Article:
The broader field of robotics is also embracing cognitive technologies to create robots that can work alongside, interact with, assist, or entertain people. Such robots can perform many different tasks in unpredictable environments, integrating cognitive technologies such as computer vision and automated planning with tiny, high-performance sensors, actuators, and hardware.2

Amid uncertain global economic conditions, many consumer product companies in the United States are struggling to drive growth. Concurrently, they are often contending with increasingly value-conscious but techsavvy and demanding consumers. With more consumers using digital and mobile devices to shop (e.g., reading reviews and comparing prices on their smartphones), many consumer product companies are beginning to invest in and use a myriad of existing and emerging technologies to better understand, connect with, and engage with consumers.3

The confluence of certain trends may signal consumer readiness for, and consumer product manufacturer willingness to invest in, cognitive technologies:
Digitally empowered comparison-shopping consumers. Nearly two-thirds of respondents to Deloitte’s 2014 annual holiday survey reported owning a smartphone,4 and prior research has found that 58 percent of consumers who own mobile devices use them in-store while grocery shopping.5 Digital devices and apps that are easy to use, provide better information during shopping, and enable customers to compare prices online or locate coupons for saving money have become a must for many value-seeking consumers. Consumer access to mobile devices and familiarity with the digital experience can present an opportunity for cognitive technologies to underpin a more natural interface with the consumer.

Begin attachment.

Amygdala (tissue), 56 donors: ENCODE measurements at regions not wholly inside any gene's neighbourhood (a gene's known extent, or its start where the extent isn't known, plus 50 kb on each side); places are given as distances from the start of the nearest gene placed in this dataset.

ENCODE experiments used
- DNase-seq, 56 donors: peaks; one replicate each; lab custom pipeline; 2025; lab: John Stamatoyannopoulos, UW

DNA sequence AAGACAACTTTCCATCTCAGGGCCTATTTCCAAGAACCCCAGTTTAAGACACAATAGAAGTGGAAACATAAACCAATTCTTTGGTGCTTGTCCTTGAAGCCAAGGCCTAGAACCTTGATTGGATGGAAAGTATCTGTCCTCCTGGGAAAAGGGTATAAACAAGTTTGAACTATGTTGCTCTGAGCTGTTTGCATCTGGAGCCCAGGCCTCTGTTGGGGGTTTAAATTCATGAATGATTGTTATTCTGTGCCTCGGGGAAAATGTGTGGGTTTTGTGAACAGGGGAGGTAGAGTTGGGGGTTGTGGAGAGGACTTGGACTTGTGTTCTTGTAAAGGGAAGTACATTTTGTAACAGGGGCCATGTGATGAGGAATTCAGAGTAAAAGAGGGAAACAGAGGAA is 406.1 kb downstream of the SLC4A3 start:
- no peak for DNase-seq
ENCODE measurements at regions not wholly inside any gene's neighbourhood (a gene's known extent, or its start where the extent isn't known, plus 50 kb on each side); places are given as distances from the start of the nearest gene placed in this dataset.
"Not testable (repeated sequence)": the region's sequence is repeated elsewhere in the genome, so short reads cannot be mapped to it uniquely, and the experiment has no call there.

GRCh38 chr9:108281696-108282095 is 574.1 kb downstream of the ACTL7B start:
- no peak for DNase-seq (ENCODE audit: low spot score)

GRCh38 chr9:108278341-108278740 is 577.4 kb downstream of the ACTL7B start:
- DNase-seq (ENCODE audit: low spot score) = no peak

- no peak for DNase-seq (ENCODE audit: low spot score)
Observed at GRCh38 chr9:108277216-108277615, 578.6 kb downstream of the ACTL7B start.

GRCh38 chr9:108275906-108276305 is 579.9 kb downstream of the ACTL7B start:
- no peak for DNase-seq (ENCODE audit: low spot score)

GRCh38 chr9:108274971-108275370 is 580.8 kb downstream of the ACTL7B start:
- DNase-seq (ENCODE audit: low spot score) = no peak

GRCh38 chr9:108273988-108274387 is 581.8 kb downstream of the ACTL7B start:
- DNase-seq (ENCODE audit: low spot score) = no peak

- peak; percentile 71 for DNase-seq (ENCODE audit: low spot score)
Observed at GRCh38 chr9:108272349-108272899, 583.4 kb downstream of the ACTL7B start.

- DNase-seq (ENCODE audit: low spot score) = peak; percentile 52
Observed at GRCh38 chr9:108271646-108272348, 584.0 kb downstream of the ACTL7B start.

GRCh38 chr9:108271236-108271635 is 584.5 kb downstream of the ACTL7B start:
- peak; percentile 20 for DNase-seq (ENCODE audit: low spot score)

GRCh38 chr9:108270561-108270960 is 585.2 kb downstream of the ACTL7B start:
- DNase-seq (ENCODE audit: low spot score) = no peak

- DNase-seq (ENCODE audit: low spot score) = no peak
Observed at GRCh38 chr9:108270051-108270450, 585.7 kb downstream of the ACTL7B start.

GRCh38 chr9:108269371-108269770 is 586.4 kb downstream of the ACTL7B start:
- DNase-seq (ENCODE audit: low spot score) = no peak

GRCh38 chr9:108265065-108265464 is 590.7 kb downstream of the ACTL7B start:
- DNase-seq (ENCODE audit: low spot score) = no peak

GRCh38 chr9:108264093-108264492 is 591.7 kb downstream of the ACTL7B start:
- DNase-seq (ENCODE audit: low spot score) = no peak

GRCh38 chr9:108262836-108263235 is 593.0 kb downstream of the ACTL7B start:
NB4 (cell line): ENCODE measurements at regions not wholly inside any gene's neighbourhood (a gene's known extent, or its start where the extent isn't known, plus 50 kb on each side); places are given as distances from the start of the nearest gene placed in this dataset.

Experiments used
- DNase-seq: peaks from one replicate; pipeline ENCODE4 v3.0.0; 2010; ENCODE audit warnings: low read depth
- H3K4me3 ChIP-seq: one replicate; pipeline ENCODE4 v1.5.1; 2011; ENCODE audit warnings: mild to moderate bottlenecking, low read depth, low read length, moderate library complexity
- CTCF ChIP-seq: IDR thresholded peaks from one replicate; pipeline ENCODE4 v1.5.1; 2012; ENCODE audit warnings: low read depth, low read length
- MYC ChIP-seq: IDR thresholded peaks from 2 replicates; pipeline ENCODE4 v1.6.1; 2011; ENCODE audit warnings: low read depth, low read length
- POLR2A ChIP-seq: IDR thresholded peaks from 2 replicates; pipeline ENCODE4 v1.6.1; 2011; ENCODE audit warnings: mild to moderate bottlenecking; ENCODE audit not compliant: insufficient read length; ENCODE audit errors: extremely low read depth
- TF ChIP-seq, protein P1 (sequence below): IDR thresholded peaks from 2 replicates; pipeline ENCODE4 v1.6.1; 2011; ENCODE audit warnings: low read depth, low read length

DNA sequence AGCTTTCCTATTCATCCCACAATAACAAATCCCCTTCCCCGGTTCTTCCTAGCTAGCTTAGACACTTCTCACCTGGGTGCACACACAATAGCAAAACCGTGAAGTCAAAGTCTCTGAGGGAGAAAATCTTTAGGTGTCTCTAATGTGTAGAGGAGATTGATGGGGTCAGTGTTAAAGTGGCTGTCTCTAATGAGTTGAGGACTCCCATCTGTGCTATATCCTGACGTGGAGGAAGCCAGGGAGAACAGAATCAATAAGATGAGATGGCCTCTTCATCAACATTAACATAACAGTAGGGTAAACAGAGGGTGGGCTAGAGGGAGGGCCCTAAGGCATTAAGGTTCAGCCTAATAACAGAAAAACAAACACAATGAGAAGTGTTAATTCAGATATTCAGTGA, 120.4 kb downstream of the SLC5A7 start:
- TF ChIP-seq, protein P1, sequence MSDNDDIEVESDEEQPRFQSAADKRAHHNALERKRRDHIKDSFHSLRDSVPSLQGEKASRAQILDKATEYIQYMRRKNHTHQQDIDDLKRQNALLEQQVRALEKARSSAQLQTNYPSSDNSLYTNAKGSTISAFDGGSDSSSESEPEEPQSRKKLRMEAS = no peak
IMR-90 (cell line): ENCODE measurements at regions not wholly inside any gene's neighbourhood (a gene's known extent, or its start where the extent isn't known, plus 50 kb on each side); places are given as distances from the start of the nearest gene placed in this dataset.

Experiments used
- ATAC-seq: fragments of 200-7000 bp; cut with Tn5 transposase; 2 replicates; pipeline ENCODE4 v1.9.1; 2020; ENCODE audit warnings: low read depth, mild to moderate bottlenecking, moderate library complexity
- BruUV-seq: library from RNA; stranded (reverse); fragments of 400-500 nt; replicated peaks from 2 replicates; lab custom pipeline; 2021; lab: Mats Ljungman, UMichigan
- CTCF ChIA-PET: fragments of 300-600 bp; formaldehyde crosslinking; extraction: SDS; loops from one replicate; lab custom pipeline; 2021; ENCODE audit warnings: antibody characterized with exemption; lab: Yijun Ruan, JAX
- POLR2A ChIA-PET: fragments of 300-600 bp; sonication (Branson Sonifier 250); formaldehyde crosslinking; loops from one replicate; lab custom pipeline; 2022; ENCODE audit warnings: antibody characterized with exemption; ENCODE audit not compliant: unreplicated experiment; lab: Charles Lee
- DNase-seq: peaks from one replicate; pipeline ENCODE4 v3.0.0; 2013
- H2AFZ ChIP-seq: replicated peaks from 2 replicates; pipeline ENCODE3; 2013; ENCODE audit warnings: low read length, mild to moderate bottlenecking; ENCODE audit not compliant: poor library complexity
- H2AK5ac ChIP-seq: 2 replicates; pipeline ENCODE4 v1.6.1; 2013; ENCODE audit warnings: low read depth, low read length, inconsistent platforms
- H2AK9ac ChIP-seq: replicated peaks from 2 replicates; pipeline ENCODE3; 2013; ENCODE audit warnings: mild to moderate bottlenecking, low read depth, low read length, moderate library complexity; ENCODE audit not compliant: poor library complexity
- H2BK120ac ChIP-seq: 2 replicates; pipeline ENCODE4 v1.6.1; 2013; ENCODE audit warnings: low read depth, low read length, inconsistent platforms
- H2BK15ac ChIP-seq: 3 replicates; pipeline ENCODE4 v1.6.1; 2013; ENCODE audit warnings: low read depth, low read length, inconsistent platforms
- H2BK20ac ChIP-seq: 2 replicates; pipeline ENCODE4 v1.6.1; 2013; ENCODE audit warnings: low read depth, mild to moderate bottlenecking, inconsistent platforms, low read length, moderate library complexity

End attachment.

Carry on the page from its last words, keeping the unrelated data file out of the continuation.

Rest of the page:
Growth of digital commerce for consumer goods. Growth in online retail sales in the past decade has been significant, with e-commerce now accounting for over 5 percent of the $4.3 trillion in total US retail sales.6 Furthermore, digital interactions influence more than onethird of retail in-store sales.7 While online sales of food and beverage products are nascent (though increasing), e-commerce penetration in other consumer goods categories is now mainstream: Online clothing and footwear sales, for example, represented almost 15 percent of total US retail e-commerce in 2012 and an estimated 17 percent in 2014.8 As many consumers increasingly embrace digital engagement, there tends to be greater acceptance of the potential digital delivery mechanism for cognitive technologies.

Investments in digital technologies. Consumer product companies are expected to increase investment in new technologies to influence the consumer’s path to purchase and product experience, according to a recent survey of consumer product executives. More than two-thirds of executives indicated they expect to increase near-term investments to improve mobile e-commerce applications and services, with nearly two-thirds likely to invest more in device interfaces or screens to enable greater interactivity and ease of use.9

Isabella cautiously approached her new laundry machine. She tossed in her laundry load and, with a leap of faith, softly said, “Start wash.” The new laundry machine did not require her to select water level, temperature, cyclelength, or even pouring in laundry detergent and softener. Somehow the machine weighed and scanned the laundry to determine the best settings. At first, Isabella had been skeptical about the lack of buttons and dials and the machine’s ability to assess the best washing characteristics, but over time, she noticed that the machine reliably produced clean clothes. Furthermore, the machine tended to use less water and detergent, and to select shorter

cycle times than she would have on her own. Isabella’s young son, Lucas, had nicknamed the talking laundry machine “Washy,” and enjoyed peppering “him” with questions like “Washy, when will my shirt be clean?” and hearing “him” affectionately respond “I won’t be long!” Isabella also appreciated the voice reminders of when to place the washed clothes in the dryer and reload the machine with detergent.